On a sunny day last June, Banta and Kepler sat at the Café Borrone, next door to the store, and tried to be upbeat. "We've taken a lot of little steps," Kepler said, "and we've seen some good results. But January, February, and March were a disappointment. We'd projected a 15 percent increase over 2005. In fact, our sales declined. April was a little better but still below the previous year. May was also a little below. June appears to be slightly above."
"Those first three months were awful," Banta said. "We thought that sales would bounce back without our doing anything."
"Before Christmas, it was, 'Let's all get together and raise the barn," said Kepler. "After Christmas, it was a reality check."
There had, in fact, been reason for optimism. Kepler's closing had been a wake-up call for the community, and the outpouring of support suggested that people had gotten the message. By the end of 2005, 1,800 of them had put their money where their hearts were, signing up for paid memberships in Kepler's new Literary Circle and, in the space of eight weeks, contributing more than $200,000 to the store's bottom line--far more than anyone had expected. Meanwhile, Banta had turned up numerous untapped business opportunities. In early January, she had outlined to the board four major initiatives that she was confident would put the business on the road to recovery. One of them involved beefing up the membership program by having member-appreciation nights, members-only receptions with local authors, special member dinners, and on and on. She set a goal of getting 80 percent of the current members to renew in the fall, signing up 1,500 new ones, and recruiting corporate sponsors for several events. Those efforts alone, she figured, could bring in $300,000 to $350,000 during the year and put the store in the black. She would also work to build stronger ties to the community by holding monthly Family Fun Days, sponsoring a Kepler's Day in the Park, setting up community partnerships with local businesses and organizations, and making the store available to schools, churches, and nonprofits for evening events, perhaps with a reading by an author. In the process, she thought she could add another $300,000 to $350,000 to Kepler's revenue, which had been hovering around $6 million, by increasing outside sales to schools and other community organizations and by setting up bookselling services in local companies.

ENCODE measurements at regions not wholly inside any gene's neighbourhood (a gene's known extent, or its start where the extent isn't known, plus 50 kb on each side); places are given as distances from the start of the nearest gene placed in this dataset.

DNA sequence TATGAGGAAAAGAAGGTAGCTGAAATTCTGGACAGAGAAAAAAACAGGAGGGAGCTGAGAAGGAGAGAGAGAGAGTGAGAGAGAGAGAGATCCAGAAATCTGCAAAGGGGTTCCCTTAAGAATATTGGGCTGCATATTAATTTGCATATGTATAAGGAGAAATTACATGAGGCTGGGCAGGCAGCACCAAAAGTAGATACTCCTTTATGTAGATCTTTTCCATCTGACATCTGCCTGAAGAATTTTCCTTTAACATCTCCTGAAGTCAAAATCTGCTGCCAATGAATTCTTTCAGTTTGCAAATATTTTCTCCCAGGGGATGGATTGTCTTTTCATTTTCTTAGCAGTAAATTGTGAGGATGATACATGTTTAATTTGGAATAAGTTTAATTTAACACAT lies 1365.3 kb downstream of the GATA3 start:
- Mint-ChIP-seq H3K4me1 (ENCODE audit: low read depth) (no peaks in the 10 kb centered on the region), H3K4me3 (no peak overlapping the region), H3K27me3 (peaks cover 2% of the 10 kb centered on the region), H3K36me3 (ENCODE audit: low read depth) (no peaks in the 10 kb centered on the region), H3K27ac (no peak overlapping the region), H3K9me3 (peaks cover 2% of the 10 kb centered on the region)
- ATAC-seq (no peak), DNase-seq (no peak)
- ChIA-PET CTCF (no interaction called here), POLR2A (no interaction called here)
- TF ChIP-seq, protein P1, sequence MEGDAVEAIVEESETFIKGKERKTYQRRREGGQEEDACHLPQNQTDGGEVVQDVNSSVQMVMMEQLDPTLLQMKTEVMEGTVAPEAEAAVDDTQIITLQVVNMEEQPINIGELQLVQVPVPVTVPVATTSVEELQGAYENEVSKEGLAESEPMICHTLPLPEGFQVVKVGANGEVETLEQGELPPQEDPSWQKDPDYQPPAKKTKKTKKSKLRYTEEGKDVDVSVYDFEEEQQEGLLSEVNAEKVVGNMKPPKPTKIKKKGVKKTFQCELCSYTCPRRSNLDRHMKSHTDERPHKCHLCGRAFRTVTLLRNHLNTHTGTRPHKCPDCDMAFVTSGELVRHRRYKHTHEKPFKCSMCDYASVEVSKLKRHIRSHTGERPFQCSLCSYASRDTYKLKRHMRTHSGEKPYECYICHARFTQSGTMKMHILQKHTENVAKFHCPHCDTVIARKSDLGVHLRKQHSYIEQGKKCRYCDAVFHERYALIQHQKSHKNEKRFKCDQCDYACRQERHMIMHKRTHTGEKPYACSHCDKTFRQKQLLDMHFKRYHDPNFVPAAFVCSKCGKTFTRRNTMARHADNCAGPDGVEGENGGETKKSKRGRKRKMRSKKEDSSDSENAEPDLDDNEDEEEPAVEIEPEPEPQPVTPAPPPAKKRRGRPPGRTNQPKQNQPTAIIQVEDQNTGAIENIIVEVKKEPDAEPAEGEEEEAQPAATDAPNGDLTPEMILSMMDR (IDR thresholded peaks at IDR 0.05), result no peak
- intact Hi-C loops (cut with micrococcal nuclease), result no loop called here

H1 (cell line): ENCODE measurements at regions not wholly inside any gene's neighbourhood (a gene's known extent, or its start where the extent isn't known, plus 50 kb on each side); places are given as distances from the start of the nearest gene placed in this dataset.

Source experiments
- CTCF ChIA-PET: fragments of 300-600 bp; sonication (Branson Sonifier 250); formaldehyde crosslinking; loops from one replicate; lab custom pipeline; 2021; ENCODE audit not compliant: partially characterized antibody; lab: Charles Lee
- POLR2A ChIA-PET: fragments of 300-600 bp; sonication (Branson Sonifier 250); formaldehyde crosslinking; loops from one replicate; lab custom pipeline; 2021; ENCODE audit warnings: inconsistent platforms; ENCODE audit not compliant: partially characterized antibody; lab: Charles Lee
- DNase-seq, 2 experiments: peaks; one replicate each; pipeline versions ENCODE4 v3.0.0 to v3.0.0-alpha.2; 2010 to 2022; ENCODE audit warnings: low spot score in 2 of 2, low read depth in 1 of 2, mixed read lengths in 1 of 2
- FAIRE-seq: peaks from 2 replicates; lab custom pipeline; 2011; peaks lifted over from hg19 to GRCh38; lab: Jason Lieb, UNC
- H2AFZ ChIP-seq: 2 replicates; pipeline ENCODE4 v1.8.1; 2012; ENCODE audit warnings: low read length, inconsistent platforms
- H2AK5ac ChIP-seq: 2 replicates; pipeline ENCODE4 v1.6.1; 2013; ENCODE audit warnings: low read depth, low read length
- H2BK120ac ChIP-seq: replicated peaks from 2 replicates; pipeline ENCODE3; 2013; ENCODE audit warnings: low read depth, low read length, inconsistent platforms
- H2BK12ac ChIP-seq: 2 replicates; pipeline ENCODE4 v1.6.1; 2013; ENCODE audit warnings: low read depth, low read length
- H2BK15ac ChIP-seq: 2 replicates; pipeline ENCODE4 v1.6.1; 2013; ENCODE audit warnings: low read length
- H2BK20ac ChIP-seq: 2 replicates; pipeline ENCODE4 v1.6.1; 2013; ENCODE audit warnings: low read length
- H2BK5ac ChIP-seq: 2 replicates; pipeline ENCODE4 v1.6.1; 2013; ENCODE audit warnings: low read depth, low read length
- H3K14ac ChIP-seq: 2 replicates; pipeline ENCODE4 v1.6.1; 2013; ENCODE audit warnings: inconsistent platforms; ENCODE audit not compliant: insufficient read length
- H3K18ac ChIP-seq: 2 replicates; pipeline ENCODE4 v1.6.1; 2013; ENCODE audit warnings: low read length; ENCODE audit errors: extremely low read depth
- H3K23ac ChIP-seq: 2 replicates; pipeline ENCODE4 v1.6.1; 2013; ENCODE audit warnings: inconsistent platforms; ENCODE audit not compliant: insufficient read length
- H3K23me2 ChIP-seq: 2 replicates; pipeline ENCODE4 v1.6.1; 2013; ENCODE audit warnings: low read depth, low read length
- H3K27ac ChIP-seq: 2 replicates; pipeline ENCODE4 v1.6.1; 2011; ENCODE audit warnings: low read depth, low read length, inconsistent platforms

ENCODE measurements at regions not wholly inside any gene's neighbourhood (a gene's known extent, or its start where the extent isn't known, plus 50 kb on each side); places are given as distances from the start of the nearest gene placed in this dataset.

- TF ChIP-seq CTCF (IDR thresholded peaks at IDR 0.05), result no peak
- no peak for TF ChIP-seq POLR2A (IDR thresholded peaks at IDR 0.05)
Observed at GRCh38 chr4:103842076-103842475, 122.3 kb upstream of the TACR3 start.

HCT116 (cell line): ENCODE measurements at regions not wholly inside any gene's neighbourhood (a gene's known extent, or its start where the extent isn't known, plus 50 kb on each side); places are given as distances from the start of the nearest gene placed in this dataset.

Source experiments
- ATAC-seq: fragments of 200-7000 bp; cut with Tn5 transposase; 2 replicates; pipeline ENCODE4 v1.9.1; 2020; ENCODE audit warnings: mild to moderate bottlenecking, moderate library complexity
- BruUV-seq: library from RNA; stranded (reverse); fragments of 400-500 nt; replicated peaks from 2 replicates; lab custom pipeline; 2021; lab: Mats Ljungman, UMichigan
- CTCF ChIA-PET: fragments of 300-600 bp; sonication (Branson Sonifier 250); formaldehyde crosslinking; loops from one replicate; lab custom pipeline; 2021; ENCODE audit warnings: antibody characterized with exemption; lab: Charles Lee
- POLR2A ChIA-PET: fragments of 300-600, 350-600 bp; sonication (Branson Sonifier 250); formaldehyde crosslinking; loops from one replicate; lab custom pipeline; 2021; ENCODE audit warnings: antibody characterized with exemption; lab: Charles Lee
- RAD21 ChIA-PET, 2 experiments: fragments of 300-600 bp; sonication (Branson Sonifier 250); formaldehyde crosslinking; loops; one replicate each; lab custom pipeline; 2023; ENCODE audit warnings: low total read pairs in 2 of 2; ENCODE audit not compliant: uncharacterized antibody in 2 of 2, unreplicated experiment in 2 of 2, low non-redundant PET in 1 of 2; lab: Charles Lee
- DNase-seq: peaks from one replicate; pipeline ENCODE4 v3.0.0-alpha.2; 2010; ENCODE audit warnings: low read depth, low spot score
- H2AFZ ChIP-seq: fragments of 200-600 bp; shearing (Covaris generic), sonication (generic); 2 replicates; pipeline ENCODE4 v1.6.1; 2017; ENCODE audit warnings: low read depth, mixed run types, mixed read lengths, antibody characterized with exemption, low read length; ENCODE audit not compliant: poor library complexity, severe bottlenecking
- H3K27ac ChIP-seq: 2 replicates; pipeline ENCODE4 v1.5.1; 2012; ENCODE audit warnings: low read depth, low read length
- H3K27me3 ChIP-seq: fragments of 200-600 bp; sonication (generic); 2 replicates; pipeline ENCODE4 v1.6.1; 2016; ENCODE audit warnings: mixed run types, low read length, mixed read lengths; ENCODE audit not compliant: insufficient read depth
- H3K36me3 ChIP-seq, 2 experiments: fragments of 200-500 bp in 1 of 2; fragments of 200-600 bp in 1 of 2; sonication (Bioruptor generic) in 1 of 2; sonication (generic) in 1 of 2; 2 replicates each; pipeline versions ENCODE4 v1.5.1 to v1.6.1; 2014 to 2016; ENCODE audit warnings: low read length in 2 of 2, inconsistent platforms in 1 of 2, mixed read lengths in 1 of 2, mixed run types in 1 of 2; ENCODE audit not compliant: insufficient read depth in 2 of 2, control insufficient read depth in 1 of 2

In the months that followed, however, few things turned out as Banta had expected. To begin with, she had underestimated how much work was required just to get Kepler's back on its feet. A third of the staff had left after the closing, making it necessary to hire and train a lot of new people. The initial closing had also forced the cancellation of all the scheduled author events, which meant putting together a whole new schedule. Banta had intended to hire someone to handle the events, but she didn't find the right person until April and wound up having to do it herself. In addition, the store had had operational problems, particularly in the way books were received, inventoried, put on shelves, and--if unsold--returned to publishers. A consultant had to be brought in to streamline the systems. And then there was the rain, day after day of steady downpours, more rain than anyone could remember, which inevitably dampened retail sales throughout the region. It soon became clear to the board members that Kepler had a much tougher fight on his hands than they'd realized. "I have to tell you," Banta said on that sunny day in June, sitting next to Kepler at the Café Borrone, "I have a hundred times more respect for Clark now than when I started. What he's doing is so hard. He can't afford the team he needs, and he's competing with Amazon. He's competing with Barnes & Noble. People in high tech complain about Microsoft (NASDAQ:MSFT). Look at what Clark is up against!"